With so much emphasis on how organizations need to be more human to connect with and satisfy their customers, a new report reveals insight around a Gartner prediction that’s decidedly unhuman: "By the year 2020, customers will manage 85 percent of the enterprise customer relationship without ever interacting with a human."
Quoted in the report, The State of Knowledge Management, the prediction sheds light on the growing self-service economy, while illustrating the importance of knowledge management (KM) across the enterprise.
However, the report, developed by thinkJar Research and sponsored by IntelliResponse, also notes 44 percent of organizations still don’t have a KM initiative in place. Further, it shows that 83 percent of customer experience professionals polled understand knowledge management concepts and tools, but still need to learn more and improve.
What You Need to Do
In the spirit of learning, we caught up with the report’s author, Esteban Kolsky, and asked him to give us his top recommendations for implementing a successful knowledge management initiative.
1. Maintain Your Knowledge
Despite the fact that maintenance has been proven to be the biggest success factor in KM, Kolsky noted that only 34 percent of companies have maintenance processes in place for their knowledge.
“Most people don’t do it and if they do, they don’t do it well,” he said. “If you want knowledge, you need to maintain it.”
He added that, because few people understand the value and need for maintenance, investment is not keeping pace with rising costs.
“Those who have KM initiatives don’t invest enough,” he said. “Maintenance costs increase an average of 8 percent per year, but less than 3 percent of organizations would invest 5 percent or more on maintenance over the previous year.
Kolsky recommended some cost-effective ways to maintain your knowledge.
First, use the tools that come with the system you purchased. He specifically pointed out reports that alert you to different areas that need maintenance, and those that show usage and satisfaction. “Very few people use the tools that come with software,” he said. “Once you do that, you can find areas where you can see results.”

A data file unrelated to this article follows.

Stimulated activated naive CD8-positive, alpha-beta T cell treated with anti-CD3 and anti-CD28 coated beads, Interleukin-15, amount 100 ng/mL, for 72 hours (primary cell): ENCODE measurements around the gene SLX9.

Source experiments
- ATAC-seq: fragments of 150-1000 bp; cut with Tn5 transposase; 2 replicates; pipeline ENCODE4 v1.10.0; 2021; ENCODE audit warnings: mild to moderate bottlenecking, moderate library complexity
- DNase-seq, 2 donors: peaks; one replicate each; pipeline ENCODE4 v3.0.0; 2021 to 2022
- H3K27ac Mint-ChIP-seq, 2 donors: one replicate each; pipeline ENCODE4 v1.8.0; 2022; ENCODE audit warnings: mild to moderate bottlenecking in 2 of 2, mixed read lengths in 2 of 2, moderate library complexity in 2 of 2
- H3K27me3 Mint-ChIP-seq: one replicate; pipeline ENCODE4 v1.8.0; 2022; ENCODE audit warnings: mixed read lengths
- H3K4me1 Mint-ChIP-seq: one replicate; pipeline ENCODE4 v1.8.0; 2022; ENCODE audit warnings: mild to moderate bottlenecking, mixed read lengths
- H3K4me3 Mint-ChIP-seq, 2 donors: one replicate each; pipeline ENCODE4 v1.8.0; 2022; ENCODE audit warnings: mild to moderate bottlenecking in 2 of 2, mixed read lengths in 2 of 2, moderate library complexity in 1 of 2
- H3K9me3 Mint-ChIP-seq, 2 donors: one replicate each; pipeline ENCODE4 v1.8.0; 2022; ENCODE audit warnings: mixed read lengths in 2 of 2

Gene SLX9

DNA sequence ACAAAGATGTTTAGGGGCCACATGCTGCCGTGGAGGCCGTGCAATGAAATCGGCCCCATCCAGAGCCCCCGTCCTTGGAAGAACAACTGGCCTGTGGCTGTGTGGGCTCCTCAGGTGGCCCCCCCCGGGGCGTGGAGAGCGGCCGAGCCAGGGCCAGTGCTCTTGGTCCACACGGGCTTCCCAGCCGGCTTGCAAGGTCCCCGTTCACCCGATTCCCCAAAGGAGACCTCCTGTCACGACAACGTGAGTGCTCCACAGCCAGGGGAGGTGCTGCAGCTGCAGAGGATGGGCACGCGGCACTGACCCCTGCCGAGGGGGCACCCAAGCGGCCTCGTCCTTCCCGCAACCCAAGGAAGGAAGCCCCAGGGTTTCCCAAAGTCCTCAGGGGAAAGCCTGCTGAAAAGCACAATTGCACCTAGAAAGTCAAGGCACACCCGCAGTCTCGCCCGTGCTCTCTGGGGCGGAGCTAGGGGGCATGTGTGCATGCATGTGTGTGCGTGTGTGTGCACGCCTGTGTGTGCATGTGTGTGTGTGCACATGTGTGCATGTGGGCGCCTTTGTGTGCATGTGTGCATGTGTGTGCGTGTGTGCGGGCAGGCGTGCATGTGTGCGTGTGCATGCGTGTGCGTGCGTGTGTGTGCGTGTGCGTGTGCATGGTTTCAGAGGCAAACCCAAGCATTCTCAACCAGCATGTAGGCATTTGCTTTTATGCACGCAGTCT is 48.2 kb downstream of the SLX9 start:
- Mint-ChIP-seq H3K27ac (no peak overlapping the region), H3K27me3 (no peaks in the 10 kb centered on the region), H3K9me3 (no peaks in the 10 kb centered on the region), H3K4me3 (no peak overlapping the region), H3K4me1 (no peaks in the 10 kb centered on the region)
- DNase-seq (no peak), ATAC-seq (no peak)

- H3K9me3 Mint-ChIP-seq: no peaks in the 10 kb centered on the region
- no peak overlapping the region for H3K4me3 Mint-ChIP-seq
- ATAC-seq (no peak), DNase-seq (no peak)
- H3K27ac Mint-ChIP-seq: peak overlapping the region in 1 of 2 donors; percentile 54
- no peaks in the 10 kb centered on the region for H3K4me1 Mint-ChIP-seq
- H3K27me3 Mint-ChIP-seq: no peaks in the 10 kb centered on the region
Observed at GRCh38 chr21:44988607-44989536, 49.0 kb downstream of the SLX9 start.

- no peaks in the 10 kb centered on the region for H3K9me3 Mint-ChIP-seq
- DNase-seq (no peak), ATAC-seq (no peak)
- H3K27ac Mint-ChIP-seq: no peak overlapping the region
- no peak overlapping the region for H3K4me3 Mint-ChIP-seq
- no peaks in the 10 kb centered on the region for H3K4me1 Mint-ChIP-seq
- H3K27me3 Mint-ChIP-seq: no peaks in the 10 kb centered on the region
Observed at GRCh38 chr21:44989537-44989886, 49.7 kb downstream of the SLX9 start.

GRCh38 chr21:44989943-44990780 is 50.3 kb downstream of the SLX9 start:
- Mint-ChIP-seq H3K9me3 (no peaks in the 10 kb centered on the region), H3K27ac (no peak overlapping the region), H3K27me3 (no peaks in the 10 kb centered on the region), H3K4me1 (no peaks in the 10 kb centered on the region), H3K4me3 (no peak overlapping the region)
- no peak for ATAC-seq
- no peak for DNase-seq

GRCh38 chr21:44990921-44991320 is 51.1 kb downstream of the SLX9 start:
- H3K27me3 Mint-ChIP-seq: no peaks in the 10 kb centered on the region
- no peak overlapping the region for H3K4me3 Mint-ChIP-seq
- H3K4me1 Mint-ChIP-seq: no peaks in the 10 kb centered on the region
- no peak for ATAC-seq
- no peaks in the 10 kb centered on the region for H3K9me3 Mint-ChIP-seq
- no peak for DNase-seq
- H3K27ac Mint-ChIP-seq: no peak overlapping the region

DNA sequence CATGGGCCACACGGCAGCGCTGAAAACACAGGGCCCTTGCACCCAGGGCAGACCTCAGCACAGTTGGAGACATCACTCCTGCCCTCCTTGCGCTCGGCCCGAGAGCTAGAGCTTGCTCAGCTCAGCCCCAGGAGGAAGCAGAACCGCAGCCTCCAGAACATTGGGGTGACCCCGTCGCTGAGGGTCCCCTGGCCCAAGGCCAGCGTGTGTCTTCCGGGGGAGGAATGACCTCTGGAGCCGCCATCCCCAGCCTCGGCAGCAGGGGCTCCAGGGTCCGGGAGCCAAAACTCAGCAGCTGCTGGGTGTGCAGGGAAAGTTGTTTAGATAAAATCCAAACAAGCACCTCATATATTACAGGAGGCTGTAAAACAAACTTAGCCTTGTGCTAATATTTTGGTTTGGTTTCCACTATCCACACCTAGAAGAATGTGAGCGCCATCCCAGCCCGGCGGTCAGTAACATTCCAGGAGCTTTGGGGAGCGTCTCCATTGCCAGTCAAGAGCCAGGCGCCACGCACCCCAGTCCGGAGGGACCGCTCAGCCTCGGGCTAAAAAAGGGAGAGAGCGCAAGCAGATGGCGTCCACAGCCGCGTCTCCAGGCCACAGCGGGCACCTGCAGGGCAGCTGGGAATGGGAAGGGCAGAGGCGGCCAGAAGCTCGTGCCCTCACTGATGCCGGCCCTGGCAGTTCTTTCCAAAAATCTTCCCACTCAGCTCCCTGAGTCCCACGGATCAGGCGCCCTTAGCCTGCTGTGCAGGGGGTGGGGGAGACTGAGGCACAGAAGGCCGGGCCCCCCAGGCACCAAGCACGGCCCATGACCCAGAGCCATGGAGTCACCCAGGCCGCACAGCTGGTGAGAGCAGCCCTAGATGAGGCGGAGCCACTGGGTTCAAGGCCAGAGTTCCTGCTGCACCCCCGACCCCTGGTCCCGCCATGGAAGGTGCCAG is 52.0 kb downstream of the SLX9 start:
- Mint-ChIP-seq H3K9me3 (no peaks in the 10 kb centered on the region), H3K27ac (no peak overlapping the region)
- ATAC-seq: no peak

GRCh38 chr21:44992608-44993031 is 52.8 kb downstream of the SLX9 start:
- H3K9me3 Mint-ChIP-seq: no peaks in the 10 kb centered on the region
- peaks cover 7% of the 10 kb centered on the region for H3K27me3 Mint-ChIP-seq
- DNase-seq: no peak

For those who have customized their own KM solution, and may not have built-in maintenance tools, he suggests “finding ways to do maintenance that doesn’t break the bank.”
For example, using the Knowledge Support Service (KCS) methodology as a guide, companies can empower employees to maintain their own knowledge. The methodology focuses on allowing customer service staff to capture, structure, reuse and improve knowledge based on interactions they have with their customers.
“Even if you don’t have a specific person in charge of knowledge management, empowering people who have the knowledge is a huge step in the right direction,” said Kolsky.
2. Create a Knowledge Management Budget
Kolsky said that because organizations typically fold knowledge management into other budgets, it’s often difficult to prove ROI or justify additional investment. “Knowledge is something that the entire enterprise needs to invest in. If you do that, you’ll find yourself with an ROI that will power, justify and grow the investment.”
Indeed, according to the report, customer experience professionals reported that the top benefits of knowledge management include: higher customer satisfaction (28 percent), reduced handle time (22 percent) and higher first-time resolution (17 percent).
Kolsky does admit, however, that despite the proven benefits, it could be a long while before we see organizations implement an enterprise-wide knowledge management budget. “Getting people from different departments to agree is difficult,” he said. “Each business function sees their knowledge as the power they have and they’re not willing to relinquish it.”
In order to help drive investment, he recommends showing others in the organization that KM does have value by sharing successes and positive statistics.
3. Expand Knowledge Management Beyond Customer Service
Although customer service is one of the best use cases for knowledge management, organizations are certainly using it with other functions. According to the report, survey respondents use knowledge management for:
- Customer service: 83 percent
- Marketing: 44 percent
- Sales: 33 percent
- Training: 33 percent
- Accounting/Finance: 12 percent
- Human resources: 11 percent
“Find areas to expand beyond traditional uses,” advised Kolsky. “Find ways to create an enterprise-wide justification to bring in funding.”
It’s Not About the Technology
Kolsky cautioned against viewing knowledge management as simply just another technology tool.
“Most people see knowledge management as a technology,” he concluded, “but in reality, it’s a lifelong initiative of an organization.”